Looking for a loophole, [the scholar] asked, ‘And just how would you define ‘neighbor’?’
Jesus answered by telling a story. ‘There was once a man traveling from Jerusalem to Jericho. On the way he was attacked by robbers. They took his cloths, beat him up, and went off leaving him half-dead. Luckily, a priest was on his way down the same road, but when he saw him, he angled across to the other side. Then a Levite religious man showed up; he also avoided the injured man.
‘A Samaritan traveling the road came on him. When he saw the man’s condition, his heart went out to him. He gave him first aid, disinfecting and bandaging his wounds. Then he lifted him onto his donkey, led him to an inn, and made him comfortable. In the morning he took out two silver coins and gave them to the innkeeper, saying, ‘Take good care of him. If it costs any more, put it on my bill – I’ll pay you on my way back.’
‘What do you think? Which of the three became a neighbor to the man attacked by robbers?’
‘The one who treated him kindly,’ the religion scholar responded.
Jesus said, ‘Go and do the same.’” The Message

Along with these:

“We urge you, brothers, admonish the idle, encourage the fainthearted, help the weak, be patient with them all. See that no one repays anyone evil for evil, but always seek to do good to one another and to everyone.” 1 Thessalonians 5:14-15 ESV

“For just as the body is one and has many members, and all the members of the body, though many, are one body, so it is with Christ…But God has so composed the body, giving greater honor to the part that lacked it, that there may no division in the body, but that the members may have the same care for one another. If one member suffers, all suffer together; if one member is honored, all rejoice together.” 1 Corinthians 12:12, 24-26 ESV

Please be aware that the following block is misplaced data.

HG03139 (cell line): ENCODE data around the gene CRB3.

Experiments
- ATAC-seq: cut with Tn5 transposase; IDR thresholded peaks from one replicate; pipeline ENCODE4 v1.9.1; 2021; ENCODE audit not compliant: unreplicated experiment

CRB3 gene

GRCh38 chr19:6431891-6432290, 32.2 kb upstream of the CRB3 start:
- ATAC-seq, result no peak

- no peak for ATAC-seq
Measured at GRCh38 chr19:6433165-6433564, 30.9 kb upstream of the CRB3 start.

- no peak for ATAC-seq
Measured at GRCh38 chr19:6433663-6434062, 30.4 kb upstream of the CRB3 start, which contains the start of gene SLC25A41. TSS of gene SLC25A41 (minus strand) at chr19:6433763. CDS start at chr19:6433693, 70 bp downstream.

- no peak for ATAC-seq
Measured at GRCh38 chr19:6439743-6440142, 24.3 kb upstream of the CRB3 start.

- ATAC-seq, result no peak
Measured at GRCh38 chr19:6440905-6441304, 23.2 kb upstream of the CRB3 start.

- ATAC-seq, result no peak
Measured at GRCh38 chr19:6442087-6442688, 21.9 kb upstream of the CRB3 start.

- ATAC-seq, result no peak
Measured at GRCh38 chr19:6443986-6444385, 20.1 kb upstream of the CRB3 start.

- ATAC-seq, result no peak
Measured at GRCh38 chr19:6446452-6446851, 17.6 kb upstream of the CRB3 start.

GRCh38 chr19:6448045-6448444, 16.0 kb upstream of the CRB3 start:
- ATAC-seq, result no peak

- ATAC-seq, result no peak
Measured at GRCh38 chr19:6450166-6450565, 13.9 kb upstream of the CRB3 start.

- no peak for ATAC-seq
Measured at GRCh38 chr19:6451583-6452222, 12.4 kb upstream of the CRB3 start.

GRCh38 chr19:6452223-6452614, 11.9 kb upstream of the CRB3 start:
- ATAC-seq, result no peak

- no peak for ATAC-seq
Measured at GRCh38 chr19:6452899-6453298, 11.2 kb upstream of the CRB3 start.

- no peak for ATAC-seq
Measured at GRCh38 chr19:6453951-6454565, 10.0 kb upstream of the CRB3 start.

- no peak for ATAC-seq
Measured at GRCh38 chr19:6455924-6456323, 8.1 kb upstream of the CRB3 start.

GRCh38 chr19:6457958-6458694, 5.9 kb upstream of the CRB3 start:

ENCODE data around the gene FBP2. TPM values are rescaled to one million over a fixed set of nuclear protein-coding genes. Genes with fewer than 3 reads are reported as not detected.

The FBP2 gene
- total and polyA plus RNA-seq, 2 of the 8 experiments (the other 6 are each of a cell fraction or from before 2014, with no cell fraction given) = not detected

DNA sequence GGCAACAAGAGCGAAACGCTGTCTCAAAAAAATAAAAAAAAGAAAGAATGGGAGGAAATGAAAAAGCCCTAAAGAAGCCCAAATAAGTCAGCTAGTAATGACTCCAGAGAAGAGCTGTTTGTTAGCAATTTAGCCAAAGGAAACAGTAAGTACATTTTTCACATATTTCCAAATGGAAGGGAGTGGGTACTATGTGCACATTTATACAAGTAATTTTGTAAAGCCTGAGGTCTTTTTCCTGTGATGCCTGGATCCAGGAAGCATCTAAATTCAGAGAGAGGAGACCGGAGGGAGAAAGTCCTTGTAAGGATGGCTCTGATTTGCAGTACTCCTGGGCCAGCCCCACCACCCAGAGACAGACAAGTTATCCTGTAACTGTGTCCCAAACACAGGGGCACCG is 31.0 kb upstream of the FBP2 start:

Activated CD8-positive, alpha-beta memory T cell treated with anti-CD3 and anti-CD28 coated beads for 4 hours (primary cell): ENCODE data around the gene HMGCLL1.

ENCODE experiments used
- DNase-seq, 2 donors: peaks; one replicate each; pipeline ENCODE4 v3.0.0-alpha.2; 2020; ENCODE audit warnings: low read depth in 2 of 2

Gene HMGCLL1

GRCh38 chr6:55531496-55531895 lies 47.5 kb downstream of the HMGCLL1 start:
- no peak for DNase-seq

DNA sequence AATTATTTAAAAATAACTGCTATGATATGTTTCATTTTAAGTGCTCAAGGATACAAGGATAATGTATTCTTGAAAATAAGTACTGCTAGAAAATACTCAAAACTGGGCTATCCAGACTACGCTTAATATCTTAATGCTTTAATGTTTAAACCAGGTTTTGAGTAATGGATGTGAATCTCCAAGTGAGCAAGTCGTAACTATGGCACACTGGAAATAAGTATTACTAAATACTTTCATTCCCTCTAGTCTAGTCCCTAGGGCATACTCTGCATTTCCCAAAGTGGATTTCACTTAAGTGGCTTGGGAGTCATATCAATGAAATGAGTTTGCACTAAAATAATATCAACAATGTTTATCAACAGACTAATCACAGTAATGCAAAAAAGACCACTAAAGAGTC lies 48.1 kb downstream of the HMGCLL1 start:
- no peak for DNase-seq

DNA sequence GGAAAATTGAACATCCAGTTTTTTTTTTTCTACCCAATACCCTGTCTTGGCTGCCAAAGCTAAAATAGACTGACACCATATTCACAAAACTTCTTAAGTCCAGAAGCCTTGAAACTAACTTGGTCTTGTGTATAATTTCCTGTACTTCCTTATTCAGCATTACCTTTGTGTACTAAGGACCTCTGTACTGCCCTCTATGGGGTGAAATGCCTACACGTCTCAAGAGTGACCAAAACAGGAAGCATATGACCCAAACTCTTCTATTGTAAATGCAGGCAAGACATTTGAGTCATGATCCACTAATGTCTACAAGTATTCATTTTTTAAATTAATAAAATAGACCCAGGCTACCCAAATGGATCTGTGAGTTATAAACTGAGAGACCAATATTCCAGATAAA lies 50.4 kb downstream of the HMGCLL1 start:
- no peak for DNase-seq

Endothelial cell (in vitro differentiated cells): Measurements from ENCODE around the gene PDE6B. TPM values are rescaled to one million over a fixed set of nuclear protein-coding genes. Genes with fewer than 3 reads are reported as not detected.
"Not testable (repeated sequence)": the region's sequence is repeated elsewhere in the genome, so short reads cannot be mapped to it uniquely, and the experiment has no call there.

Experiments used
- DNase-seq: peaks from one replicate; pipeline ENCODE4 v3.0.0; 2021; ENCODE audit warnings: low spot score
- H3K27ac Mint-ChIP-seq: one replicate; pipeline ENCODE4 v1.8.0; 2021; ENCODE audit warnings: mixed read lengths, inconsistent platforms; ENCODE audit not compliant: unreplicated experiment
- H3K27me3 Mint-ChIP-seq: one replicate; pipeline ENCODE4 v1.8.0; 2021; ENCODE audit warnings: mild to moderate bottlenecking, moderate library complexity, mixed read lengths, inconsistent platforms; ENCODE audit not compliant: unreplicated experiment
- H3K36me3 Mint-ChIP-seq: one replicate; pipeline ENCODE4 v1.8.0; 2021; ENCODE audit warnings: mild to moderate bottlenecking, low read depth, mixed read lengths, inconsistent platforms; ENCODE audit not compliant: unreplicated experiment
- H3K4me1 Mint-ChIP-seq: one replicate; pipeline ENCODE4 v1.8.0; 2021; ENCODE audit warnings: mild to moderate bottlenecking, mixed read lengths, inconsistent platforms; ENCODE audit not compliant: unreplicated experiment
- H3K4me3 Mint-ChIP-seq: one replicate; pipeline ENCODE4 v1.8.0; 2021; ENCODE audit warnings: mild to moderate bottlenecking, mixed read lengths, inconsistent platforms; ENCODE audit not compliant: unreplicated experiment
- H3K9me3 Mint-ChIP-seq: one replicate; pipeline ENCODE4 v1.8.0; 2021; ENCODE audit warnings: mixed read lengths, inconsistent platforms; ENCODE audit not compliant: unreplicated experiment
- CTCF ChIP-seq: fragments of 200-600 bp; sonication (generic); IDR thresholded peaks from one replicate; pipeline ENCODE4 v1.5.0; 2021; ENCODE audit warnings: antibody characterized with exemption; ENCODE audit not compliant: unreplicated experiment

“Two are better than one, because they have a good reward for their toil. For if they fall, one will lift up his fellow. But woe to him who is alone when he falls and has not another to life him up! Again, if two lie together, they keep warm, but how can one keep warm alone? And though a man might prevail against one who is alone, two will withstand him – a threefold cord is not quickly broken.” Ecclesiastes 4:9-12 ESV

We tend to laugh at the person falling and unfortunately, all to often,we do the same when one of us falls in life. We might even avoid that person all together. After all, who wants to get their hands dirty? Or even step outside the walls they’ve built to keep comfortable? 


Lebanon Hills Regional Park, Eagan, Minnesota © Anita J. Brands. 2014

We’re quick to judge when we don’t even know the person living on the street or the single mom with three rambunctious kids living across the hall. We tend to think that they must have done something to deserve their lot in life. Some may even go as far as thinking “natural selection”. We’re thankful that it’s not us. Or what about when a person we don’t like falls into hard times? Be honest. We judge people based on how they live their lives, via outward appearances, when we should be loving them instead and we are harsh in our thinking and our acting out, which stems from our thinking.

The Parable of the Good Samaritan and God’s Word begs us to answer the questions:
“Who is my neighbor?”
“Who is God calling me to love today?”
“How can I love them?”
Which led me to think, “What if….?”